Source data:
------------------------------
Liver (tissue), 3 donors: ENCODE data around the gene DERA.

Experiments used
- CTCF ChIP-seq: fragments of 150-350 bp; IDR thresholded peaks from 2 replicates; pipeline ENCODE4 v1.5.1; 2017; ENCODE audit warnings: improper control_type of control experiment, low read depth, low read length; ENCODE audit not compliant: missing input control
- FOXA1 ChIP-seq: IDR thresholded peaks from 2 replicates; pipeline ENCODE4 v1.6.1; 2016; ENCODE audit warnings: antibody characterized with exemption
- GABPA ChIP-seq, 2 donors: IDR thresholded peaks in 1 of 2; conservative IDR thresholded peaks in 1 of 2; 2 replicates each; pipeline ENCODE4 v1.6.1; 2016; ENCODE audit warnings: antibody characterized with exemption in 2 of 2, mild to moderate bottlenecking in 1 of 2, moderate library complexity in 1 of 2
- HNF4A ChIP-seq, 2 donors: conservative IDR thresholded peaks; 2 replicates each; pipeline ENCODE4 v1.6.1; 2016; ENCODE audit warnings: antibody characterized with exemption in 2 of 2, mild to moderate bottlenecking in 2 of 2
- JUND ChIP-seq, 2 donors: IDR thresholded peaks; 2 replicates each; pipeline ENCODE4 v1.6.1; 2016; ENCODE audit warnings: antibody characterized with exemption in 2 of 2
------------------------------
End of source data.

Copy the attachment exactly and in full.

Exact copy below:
Liver (tissue), 3 donors: ENCODE data around the gene DERA.

Experiments used
- CTCF ChIP-seq: fragments of 150-350 bp; IDR thresholded peaks from 2 replicates; pipeline ENCODE4 v1.5.1; 2017; ENCODE audit warnings: improper control_type of control experiment, low read depth, low read length; ENCODE audit not compliant: missing input control
- FOXA1 ChIP-seq: IDR thresholded peaks from 2 replicates; pipeline ENCODE4 v1.6.1; 2016; ENCODE audit warnings: antibody characterized with exemption
- GABPA ChIP-seq, 2 donors: IDR thresholded peaks in 1 of 2; conservative IDR thresholded peaks in 1 of 2; 2 replicates each; pipeline ENCODE4 v1.6.1; 2016; ENCODE audit warnings: antibody characterized with exemption in 2 of 2, mild to moderate bottlenecking in 1 of 2, moderate library complexity in 1 of 2
- HNF4A ChIP-seq, 2 donors: conservative IDR thresholded peaks; 2 replicates each; pipeline ENCODE4 v1.6.1; 2016; ENCODE audit warnings: antibody characterized with exemption in 2 of 2, mild to moderate bottlenecking in 2 of 2
- JUND ChIP-seq, 2 donors: IDR thresholded peaks; 2 replicates each; pipeline ENCODE4 v1.6.1; 2016; ENCODE audit warnings: antibody characterized with exemption in 2 of 2